Wirawan Hanindito Wicaksono(1*), Ruslan Arief(2),

(1) Sekolah Staf dan Komando TNI AL
(*) Corresponding Author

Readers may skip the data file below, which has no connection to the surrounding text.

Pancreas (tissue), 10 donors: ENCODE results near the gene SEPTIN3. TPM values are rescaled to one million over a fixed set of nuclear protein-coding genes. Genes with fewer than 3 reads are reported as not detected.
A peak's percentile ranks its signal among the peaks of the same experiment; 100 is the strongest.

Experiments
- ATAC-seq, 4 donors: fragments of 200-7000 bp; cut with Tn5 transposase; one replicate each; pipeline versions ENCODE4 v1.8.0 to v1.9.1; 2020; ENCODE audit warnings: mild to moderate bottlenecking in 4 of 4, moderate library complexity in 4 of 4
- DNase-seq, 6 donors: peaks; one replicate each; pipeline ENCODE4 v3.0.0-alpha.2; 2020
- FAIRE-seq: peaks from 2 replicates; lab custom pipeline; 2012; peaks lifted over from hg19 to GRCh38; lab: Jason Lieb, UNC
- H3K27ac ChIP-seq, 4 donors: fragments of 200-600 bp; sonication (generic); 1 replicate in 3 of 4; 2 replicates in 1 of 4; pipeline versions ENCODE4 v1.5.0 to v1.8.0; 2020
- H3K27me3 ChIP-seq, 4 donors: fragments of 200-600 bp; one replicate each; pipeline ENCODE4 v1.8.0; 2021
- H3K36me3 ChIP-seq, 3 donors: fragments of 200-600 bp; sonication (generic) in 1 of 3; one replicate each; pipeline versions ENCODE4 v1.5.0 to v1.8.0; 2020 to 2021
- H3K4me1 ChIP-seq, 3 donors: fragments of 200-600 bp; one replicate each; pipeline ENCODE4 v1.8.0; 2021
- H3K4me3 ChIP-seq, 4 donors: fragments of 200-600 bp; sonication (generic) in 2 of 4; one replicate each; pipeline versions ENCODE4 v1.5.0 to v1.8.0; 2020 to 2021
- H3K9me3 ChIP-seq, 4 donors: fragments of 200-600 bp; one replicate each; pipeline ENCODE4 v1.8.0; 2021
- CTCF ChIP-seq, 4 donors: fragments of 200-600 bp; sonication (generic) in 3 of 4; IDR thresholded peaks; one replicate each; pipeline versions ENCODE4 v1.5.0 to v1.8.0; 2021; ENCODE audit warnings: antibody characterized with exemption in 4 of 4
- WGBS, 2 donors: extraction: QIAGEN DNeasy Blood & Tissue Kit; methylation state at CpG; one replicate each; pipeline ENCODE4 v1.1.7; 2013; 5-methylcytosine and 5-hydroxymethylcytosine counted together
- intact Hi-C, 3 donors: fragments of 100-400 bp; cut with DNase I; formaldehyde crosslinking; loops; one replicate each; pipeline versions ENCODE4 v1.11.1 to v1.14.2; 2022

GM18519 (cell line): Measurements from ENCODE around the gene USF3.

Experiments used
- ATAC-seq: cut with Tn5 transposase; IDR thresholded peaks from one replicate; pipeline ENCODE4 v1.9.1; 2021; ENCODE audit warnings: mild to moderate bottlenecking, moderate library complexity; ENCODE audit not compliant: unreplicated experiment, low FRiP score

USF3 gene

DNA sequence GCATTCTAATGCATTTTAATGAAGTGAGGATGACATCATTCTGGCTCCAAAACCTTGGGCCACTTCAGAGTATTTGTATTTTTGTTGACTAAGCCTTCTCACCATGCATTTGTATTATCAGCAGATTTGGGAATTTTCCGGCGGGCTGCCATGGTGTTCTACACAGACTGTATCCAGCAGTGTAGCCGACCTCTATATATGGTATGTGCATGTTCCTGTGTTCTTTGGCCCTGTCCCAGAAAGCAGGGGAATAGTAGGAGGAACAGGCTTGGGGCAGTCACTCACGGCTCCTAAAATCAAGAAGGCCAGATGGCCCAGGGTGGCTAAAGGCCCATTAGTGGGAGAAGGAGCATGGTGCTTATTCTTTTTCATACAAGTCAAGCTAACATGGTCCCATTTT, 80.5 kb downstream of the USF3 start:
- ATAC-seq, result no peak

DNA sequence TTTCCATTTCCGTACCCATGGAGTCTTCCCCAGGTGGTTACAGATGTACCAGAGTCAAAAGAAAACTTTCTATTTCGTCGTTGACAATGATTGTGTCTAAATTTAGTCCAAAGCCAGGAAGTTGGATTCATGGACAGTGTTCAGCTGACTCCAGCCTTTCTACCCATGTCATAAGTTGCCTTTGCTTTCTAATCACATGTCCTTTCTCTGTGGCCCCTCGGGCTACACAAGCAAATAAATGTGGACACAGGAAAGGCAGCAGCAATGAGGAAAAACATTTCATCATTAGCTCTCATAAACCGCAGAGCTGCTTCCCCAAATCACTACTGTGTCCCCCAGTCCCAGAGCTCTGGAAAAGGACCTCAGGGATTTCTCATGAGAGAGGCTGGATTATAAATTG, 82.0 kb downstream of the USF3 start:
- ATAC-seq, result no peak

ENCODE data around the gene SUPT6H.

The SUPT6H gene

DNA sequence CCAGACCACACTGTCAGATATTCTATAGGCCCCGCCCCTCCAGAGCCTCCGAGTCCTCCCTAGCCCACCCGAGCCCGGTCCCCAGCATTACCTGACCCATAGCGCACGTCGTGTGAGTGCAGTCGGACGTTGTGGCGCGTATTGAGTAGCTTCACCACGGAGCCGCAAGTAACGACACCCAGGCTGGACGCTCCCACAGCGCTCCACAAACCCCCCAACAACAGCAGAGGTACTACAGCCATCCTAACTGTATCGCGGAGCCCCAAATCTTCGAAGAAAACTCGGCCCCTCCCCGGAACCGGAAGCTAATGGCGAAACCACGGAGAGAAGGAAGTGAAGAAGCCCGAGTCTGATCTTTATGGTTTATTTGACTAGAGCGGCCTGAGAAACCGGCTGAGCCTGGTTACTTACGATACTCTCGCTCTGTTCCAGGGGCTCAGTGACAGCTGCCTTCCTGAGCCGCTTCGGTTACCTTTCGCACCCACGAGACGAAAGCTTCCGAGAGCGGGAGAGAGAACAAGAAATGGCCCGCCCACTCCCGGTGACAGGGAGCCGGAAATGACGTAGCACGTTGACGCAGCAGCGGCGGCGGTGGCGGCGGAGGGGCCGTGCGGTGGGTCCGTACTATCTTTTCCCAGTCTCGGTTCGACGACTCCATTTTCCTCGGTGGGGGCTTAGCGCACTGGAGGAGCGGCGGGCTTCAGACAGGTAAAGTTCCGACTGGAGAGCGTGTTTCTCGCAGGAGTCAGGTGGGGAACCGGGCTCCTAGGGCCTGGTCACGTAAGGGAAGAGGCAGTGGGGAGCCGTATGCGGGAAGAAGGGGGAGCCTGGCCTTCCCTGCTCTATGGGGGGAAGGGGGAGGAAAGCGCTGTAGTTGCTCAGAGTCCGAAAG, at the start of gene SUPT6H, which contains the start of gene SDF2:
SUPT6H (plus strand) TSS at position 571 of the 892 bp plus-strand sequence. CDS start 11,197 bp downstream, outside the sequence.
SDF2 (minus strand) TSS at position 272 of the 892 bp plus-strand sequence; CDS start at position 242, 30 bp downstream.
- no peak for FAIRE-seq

Choosing a costly defense over an economically productive investment is always a nightmare for national policymakers. Despite the dilemma, Singapore came up as an anomaly with its decision in investing a remarkable amount of defense budget, reaching 4.5% of its GDP (Gross Domestic Product) and ranging around 15-30% of its annual government spending and still succeeding in developing its economy, while some do not. Therefore, drawing from what happened in the early period of Singapore’s independence, this study aims to figure out how the country justified its decision to choose a costly defense investment over a productive investment during this period and how the Singapore government decided to spend almost 40% of its annual budget on defense. Through historical analysis and literature studies, this study finds that the decision to choose a costly defense investment over an economically productive investment is justifiable under specific circumstances: first, when a nation deals with threats that would cost the nation future and survivability; second, the ability to implement the policy effectively and efficiently; third, is the ability to set how much is enough, the top limit of defense investment; and fourth, the existence of potential economic benefits. 

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